Thursday, October 17, 2019

Know My Name by Chanel Miller

There are some books that linger in your mind long after you have completed them. This book, "Know My Name" by Chanel Miller is one of those books that sticks in your thoughts long after you close the final page.

Chanel is the woman who was sexually molested by Brock Turner and her words, as the anonymous victim, gave a voice to millions of survivors.

Goodreads says this about the book and this assault - "Brock Turner had been sentenced to just six months in county jail after he was found sexually assaulting her on Stanford’s campus. Her victim impact statement was posted on BuzzFeed, where it instantly went viral–viewed by eleven million people within four days, it was translated globally and read on the floor of Congress; it inspired changes in California law and the recall of the judge in the case. Thousands wrote to say that she had given them the courage to share their own experiences of assault for the first time. Turner ran away, physical evidence was immediately secured. But her struggles with isolation and shame during the aftermath and the trial reveal the oppression victims face in even the best-case scenarios. Her story illuminates a culture biased to protect perpetrators, indicts a criminal justice system designed to fail the most vulnerable, and, ultimately, shines with the courage required to move through suffering and live a full and beautiful life."

In this memoir Chanel shares the story and background of who she is as well as events that happened after this sexual assault. But what lingered in my mind after reading her book is how the raper, his family, and the judicial system seemed to see Brock, the rapist, as the victim in this story. They saw Brock's future was now being at risk. He now would not go to the Olympics. He now would not become an Orthopedic Surgeon. The life everyone expected from him was now in jeopardy and they all blamed HER - the victim - the one that was raped!

This story is one of white privilege and how being white and wealthy means the system considers the perps potential worth and inconvenience in its sentencing. If Brock had been a poor kid, or a person of color, his penalty and judgement would have been different, and we all know it.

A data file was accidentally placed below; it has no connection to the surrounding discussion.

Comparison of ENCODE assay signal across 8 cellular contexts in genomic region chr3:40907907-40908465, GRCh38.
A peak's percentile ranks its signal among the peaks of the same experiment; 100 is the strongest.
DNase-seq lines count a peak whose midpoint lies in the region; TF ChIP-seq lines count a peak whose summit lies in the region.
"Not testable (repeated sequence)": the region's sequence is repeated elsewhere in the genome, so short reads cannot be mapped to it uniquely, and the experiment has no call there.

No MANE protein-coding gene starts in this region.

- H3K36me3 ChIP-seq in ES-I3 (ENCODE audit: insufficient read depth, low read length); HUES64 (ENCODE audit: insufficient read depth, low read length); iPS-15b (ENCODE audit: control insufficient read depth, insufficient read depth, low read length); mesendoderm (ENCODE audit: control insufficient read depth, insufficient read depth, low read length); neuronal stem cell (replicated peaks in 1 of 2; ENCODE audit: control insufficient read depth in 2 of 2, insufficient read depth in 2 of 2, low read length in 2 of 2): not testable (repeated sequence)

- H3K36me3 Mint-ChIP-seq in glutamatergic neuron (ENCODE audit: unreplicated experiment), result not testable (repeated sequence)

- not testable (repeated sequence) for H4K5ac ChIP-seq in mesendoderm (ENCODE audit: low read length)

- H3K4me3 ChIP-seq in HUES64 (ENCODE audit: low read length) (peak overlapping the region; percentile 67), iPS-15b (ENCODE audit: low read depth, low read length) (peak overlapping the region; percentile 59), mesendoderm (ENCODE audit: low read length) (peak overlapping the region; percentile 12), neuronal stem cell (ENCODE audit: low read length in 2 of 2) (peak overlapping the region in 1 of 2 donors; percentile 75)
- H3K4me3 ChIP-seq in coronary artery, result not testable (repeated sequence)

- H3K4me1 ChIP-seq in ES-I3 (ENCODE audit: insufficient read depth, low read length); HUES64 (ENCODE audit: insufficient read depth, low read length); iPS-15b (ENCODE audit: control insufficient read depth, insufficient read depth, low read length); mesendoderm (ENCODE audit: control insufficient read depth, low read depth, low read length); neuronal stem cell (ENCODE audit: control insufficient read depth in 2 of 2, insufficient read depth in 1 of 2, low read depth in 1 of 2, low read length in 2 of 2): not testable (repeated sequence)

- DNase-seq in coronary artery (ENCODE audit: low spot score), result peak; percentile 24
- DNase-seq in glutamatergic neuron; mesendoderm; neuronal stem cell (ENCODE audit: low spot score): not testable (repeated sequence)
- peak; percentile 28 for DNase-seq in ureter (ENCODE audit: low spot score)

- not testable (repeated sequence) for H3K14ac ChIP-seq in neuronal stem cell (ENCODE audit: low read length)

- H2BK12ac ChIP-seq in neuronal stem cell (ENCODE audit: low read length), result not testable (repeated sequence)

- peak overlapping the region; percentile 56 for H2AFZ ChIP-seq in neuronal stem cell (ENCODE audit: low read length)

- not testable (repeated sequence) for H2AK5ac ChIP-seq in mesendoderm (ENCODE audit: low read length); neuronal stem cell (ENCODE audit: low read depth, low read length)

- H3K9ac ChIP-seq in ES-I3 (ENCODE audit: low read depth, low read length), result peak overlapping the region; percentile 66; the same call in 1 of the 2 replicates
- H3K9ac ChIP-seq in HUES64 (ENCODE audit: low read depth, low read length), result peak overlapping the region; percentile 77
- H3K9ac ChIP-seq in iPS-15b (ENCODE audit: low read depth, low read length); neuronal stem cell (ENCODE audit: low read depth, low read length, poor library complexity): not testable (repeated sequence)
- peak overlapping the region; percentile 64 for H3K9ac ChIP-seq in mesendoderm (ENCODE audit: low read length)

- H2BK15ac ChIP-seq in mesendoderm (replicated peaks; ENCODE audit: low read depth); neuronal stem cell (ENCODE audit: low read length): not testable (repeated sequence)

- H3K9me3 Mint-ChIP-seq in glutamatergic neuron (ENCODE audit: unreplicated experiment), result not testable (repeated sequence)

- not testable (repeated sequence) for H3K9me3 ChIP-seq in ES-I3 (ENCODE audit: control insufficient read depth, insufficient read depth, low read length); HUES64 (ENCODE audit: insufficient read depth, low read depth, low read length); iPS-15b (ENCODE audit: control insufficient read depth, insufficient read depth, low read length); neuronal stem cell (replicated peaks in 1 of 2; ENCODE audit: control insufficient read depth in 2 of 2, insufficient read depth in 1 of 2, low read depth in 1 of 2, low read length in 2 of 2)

I also found it interesting that when it came time for Brock to compensate the victim, it was then when his REAL resume was used by the judicial system. No longer was he the guy who was going to the Olympics or becoming a surgeon. NOW he was just an ordinary life guard making minimum wage. NOW there was no money to compensate his victim so a type of lay-away plan was created so Brock only had to pay a few dollars each month over an entire lifetime. For me, I once again saw a judicial system that is rigged for the privileged.

I also found the story of the sentencing judge interesting. The sentencing judge received a backlash of anger from voters in the Bay Area of CA and he was forced out of his job. The judge said he felt betrayed and that his entire career had become reduced to this one sentencing incident - the case of Brock Turner. What lingered in my mind is how the judge was now experiencing the type of situation he had bestowed on many others in his court, including Chanel Miller. The judge had refused to see Chanel (and others in his court) as anything more than just a nameless, woman of color (Asian) with no political or financial clout. The judge's entire career was now being seen through a different lens - a judge who protected a privileged perp. Karma is a bitch.

The book "Know My Name" is an inspiring story. Chanel Miller is an excellent and engaging writer. I hope we will see more books from her in the future.